• Josh Warriner

A Slice of Live - My Picks from NPR's Tiny Desk Concert Series

In a world where concerts have been on hold for nearly a year, virtual concerts have become all the rage. Chances are, your favourite artist has hopped on a livestreaming platform to perform some songs that they might have otherwise been performing for you in person. The experience isn't the same, of course, but it gives us a little taste of that live music feeling that so many of us are missing dearly. Long before virtual concerts were the norm, there has been an ongoing series of virtual concerts that give a sweet and to the point look at what artists are like live. NPR's Tiny Desk Concert series has been running for over a decade now, starting on a whim in 2008 at the idea of NPR host Bob Boilen. Since then, there have been over 800 concerts in the series, all of which are available for free on YouTube. In the beginning, the series focused primarily on indie rock and pop, bringing in a relatively narrow band of artists until a few years in when they began to really broaden their scope. Today I wanted to run through some of my favourites, in case you haven't seen them. An 800 video backlog is quite daunting, and while you may wish to go searching for your favourite artists (and odds are at least a few of them have performed), I wanted to share what I think are some of the essentials.

1. Anderson .Paak

No list of Tiny Desk Concerts would be complete without the genre-blending R&B/funk/soul/hip-hop powerhouse Anderson .Paak. Remaining behind the a small drum kit the entire time, Andy and his band deliver an impossibly groovy experience that you can't help but feel. Their opening number, Come Down, off of .Paak's 2016 album Malibu, with Andy delivering a simple but funky beat and a bright and energetic vocal performance, with a killer backing band in the form of the Free Nationals to boot, is simply the best place to start to get a feel for what these concerts can offer. That seems to be the general consensus as well, as this one is the most viewed concert on the page.


2. Mac Miller

The second on the list is also the second most viewed video on the channel, the dearly missed Mac Miller, who marks one of the earlier hip-hop entries to the series. In this performance, Miller brings forth his relatable and introspective stage presence, never leaving his stool, but delivering a one-of-a-kind show nonetheless. His band are soulful, and back up his thoughtful performance making it one of the best ways to remember Miller's special brand of artistry.

3. Lizzo

Lizzo is a one-of-a-kind artist in today's music scene. With a powerful voice, and undeniable charisma, this show is energetic, fun, and impossible not to pick up the vibes from. The band backs Lizzo up with a simple but unique spin on her typically electronic based music, including the ubiquitous single Truth Hurts, which took the world by storm back in 2019. If you need a performance to pick you up and give you the energy to make it through the rest of your week, this is the one for you.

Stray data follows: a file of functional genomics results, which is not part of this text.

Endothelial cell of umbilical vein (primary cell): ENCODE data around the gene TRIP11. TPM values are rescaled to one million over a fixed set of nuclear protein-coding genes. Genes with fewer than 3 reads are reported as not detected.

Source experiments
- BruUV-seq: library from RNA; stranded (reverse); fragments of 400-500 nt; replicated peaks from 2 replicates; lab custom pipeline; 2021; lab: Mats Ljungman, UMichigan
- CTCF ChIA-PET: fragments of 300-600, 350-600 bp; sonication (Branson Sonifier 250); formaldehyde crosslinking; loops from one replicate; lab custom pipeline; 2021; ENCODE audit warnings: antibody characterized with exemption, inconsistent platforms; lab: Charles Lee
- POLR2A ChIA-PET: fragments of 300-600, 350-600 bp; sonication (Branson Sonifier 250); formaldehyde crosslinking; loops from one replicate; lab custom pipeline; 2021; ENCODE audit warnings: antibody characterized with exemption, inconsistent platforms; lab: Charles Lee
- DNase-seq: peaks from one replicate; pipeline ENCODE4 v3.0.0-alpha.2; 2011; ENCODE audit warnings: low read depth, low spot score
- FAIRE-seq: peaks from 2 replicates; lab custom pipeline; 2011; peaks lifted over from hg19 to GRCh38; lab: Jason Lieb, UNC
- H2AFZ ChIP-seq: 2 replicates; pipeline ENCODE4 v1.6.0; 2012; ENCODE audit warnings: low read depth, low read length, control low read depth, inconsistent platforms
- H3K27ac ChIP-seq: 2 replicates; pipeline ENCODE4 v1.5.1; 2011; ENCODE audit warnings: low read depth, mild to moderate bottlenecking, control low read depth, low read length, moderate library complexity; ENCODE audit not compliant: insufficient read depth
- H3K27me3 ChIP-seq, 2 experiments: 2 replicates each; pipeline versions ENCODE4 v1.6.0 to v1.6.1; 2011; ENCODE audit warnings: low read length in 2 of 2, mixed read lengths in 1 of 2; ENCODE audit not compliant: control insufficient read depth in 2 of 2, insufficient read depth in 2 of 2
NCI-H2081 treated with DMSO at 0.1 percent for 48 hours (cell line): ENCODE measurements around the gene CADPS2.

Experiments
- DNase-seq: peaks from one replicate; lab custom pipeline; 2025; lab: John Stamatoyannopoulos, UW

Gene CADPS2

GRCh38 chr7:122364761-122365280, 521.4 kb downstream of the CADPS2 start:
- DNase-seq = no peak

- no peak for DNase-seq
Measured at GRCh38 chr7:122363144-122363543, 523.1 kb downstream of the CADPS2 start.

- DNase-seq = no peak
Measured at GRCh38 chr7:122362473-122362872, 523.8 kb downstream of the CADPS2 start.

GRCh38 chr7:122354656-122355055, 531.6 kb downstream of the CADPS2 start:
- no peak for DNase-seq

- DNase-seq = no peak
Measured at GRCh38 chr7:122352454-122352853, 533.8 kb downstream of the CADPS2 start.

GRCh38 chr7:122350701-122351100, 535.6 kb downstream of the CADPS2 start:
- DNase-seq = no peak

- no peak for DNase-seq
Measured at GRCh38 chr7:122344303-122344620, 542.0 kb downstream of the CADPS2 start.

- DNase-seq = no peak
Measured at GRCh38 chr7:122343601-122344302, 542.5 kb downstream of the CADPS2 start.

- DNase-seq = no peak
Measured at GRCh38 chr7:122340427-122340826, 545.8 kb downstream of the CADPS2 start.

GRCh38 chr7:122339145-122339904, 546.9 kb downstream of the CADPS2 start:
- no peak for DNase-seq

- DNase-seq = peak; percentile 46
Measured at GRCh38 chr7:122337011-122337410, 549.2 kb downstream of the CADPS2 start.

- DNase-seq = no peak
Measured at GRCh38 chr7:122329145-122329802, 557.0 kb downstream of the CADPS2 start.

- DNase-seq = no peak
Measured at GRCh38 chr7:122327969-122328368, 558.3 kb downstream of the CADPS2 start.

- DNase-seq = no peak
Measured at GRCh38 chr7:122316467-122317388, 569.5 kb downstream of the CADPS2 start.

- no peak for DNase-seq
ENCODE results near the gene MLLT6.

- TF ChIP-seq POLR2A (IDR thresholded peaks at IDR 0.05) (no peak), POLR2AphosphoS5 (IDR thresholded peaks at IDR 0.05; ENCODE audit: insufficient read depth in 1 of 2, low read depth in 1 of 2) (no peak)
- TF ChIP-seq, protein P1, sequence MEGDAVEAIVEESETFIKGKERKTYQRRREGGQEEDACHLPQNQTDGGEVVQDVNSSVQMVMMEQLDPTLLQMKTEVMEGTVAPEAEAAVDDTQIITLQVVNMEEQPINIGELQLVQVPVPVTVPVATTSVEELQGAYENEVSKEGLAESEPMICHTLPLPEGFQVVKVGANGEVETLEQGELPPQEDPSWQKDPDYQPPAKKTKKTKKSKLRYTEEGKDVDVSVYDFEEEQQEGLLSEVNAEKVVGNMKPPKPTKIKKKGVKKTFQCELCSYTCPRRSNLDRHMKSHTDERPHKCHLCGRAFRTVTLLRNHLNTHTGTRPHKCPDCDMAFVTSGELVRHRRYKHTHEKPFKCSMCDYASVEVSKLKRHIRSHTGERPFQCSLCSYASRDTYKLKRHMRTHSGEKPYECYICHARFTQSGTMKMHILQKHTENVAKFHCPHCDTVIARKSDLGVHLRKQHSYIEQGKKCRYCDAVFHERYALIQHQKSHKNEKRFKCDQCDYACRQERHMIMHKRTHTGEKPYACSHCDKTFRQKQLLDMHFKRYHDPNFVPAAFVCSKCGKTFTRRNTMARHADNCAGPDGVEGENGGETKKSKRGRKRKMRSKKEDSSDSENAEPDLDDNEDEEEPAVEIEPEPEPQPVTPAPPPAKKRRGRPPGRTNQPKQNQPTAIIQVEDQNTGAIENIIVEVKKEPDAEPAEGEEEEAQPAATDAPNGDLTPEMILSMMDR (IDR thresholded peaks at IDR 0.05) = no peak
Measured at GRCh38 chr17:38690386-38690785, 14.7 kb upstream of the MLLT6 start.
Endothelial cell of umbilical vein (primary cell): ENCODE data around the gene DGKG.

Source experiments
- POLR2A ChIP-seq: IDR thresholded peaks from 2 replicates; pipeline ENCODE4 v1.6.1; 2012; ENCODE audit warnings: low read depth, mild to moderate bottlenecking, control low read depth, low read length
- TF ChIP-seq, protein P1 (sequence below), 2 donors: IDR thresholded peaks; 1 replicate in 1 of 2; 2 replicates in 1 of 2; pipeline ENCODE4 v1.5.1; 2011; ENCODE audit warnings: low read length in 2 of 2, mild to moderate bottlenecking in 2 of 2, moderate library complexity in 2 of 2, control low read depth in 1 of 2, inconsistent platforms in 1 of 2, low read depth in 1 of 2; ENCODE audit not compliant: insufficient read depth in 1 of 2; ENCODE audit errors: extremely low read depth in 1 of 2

4. Hozier

Spending most of the show solo, Hozier is one of those uniquely charmimg artists whose polite and quiet Irish personality gives way to an immensely powerful voice, that draws you in with his brilliance of poetry and storytelling. This performance is no exception, and a particularly highlight is his closing piece, a personal all-time favourite song of mine, Cherry Wine. The song is dark, dealing with topics of domestic abuse, and how the abused can see things differently. With just his guitar, Hozier draws you in with the simplistic power of his work. This show is a perfect example of not necessarily needing to be the most energetic person to still be a phenomenal stage presence.

5. Wu-Tang Clan

There will never be another hip-hop collective like the Wu. Many other great groups have come along since, but none will capture the excitement and energy of the Wu-Tang Clan. Hailing from Staten Island and taking inspiration from the world of samurai films, they are definitely one-of-a-kind. In this performance, the group are older, but have nowhere near lost their energy. They sip coffee together, and find their groove just the same as they did during their 90s debut as a group before breaking off into a sizeable amount of successful solo careers. The show opens with the audience chanting for the group, as they take the mic with a tribute for Ol' Dirty Bastard, a founding member of the group who passed away in 2004. This show proves that Wu-Tang Clan will never lose their touch.

If you enjoyed any (or all!) of these performances, I'd strongly encourage you to check out the rest of the series, and get the taste of live music that so many of us need before the world can get back to seeing these artists that we love in the flesh.

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